Dinner each nice was also a treat. It’s not uncommon for quality restaurants like The Beach House and Scallywags, amongst a few others, to have fresh seafood on display. The drill is you pick your seafood from an ice chest of lobster, prawns, fish, and more. They weigh it and once you give your nod of approval they immediately throw it on the grill. While you wait for it to cook there is a free salad bar. Lobsters averaged about $50, so the three of us shared one. Another night I had pepes, fish grilled in banana leaf. When we weren’t dining on seafood there were a range of options including the local staple nasi goreng (fried rice) to Thai and tons of western food. In fact, the most surprising element of my whole trip was how abundant western food was. I’m used to dining in countries where it’s okay to try the local stuff, in fact it’s encouraged, but this time around there was a lot of playing it safe.
One of the most interesting days on Gili T was jumping onto the Triplets and discovering the whole island. We rode around feeling like we were the stars of Eat, Pray, Love. We first stopped off on the east side and sat under thatched roof huts drinking lime fizz while sun baking. We BYOS (bring your own snorkel) so it was very convenient to be able to laze around and then hop into the crystal clear water for a quick underwater exploration. Funnily though, when we asked for a snack from the large proprietor who was an enthusiastic fan of Bruno Mars, we received the reply, “the kitchen is closed. The chef is still asleep.” That’s island time for you. We were getting hungry for lunch though so hopped back onto the Triplets and took them for a ride in search of the remote, colorful beach hangout/restaurant/accommodation, The Exile. Riding down the dead center of the island, carefully maneuvering the bikes to avoid large rocks and unexpected holes in the dirt path, we witnessed where the locals stay when they’re not servicing the hordes of tourists. Horses and cattle grazed behind coconut trees, children raced their bikes, and workers hammered away further transforming the island to accommodate for more tourists.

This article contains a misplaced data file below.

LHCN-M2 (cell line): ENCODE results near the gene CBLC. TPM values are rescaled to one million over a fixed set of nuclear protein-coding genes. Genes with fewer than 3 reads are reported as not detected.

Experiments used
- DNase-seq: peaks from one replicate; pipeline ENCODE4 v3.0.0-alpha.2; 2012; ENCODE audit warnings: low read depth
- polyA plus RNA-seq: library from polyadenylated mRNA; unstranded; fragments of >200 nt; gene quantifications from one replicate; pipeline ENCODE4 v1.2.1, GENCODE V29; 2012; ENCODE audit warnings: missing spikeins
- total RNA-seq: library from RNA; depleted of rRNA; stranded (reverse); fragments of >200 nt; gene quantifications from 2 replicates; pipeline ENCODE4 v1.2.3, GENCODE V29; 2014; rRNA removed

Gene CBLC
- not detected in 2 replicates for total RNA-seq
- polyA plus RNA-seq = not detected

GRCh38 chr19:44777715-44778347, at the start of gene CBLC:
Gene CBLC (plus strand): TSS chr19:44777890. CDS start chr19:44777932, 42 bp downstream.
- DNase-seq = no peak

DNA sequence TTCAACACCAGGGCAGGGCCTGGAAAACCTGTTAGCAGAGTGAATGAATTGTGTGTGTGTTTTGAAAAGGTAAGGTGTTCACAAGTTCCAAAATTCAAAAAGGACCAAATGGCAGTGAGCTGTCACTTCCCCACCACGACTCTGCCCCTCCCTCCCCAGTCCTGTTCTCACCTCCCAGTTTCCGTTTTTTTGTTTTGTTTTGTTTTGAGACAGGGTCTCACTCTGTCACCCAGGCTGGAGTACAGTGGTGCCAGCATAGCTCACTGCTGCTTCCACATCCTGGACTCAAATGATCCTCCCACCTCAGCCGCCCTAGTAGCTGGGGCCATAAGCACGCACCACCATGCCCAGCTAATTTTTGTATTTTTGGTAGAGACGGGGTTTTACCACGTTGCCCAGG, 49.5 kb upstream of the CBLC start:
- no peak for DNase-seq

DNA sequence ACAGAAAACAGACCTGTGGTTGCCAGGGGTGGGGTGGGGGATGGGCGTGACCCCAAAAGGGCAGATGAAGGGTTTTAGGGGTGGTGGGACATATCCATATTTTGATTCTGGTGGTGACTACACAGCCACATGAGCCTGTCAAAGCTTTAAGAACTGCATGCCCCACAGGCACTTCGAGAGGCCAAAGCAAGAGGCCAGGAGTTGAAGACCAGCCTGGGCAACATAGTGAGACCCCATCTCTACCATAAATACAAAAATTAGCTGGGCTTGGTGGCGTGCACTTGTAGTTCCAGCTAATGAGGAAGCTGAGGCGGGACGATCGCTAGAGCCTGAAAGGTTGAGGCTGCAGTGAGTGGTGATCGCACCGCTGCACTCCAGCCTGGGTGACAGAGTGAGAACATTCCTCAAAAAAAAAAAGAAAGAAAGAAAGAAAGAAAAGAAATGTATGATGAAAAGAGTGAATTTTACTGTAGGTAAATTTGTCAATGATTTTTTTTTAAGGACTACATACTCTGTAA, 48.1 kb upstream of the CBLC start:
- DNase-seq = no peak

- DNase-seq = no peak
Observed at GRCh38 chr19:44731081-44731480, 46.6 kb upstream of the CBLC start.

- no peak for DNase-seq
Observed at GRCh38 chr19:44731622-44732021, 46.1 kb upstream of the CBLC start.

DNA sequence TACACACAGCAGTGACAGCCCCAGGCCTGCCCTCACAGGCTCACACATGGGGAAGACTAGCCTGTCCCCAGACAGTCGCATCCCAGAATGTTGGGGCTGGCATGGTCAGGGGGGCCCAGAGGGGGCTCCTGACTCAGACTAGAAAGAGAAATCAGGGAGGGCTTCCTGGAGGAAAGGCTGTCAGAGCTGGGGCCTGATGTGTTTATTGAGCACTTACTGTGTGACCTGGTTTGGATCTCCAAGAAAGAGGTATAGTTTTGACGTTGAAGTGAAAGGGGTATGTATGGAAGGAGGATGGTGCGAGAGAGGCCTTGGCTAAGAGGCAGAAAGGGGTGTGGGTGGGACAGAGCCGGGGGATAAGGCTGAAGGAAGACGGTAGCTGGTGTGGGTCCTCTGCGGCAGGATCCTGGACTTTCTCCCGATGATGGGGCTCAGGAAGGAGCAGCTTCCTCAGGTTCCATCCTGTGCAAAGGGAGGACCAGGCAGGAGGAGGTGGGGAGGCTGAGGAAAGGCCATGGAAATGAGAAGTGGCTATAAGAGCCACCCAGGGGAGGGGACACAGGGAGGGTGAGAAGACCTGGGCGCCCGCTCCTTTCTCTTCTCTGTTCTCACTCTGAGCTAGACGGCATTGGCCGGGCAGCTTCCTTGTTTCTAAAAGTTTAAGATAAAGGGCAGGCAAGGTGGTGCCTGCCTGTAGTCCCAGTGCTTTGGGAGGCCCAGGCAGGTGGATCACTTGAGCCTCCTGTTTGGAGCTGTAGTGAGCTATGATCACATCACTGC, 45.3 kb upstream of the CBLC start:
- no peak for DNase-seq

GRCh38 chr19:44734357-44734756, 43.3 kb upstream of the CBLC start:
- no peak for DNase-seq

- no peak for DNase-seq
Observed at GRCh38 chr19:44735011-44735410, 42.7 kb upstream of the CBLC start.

In the evenings the various restaurants would turn into island clubs, with live music, reggae or remix popular international artists set to the tune of a relaxed beat. Like a wolf pack, the nine of us (us girls accompanied by a few of Louise’s volunteer friends) all hopped onto our bikes, rode through the dark streets after watching the sunset and eating $5 curries at a small Thai restaurant tucked away off of the main strip. We then settled on a night out dancing at Suma Suma where we drank Bintangs until the early morning, soaked ourselves in sweat, and listened to a local cover band do a heart wrenching rendition of Stand By Me and then hand the stage over to an Indonesian Rastafarian who imitated Bob Marley. What was most surprising was the amount of locals interspersed with the tourists, singing at the top of their lungs – many of which looked well under 18.
The only way to close out this first part of our trip was to indulge in a final attempt of pure relaxation and the number one spot for it is Pearl Beach Lounge. If you spend a minimum of 100,000 R (approx. $10) you can use their beach loungers, free Wi-Fi and pool for the day. It’s such an amazing deal considering the coconut shrimp, calamari and duck pad thai are to die for. We spent one day roasting on the beach, only to discover the pool has a waterfall and swim up bar. After uncovering that, it was all Bintangs poolside and water aerobics under the crash of the waterfall. Our last evening we treated ourselves to fine dining at one of the nicest places on the whole island, Ko-ko-mo. We indulged in fresh seared tuna and crab raviolis then finished it off with the fallen chocolate dessert. The way that Eileen described our dessert could also be our farewell to Gili T. “L & E devoured it at equally rapid paces. Both loved it, both sad it’s over.”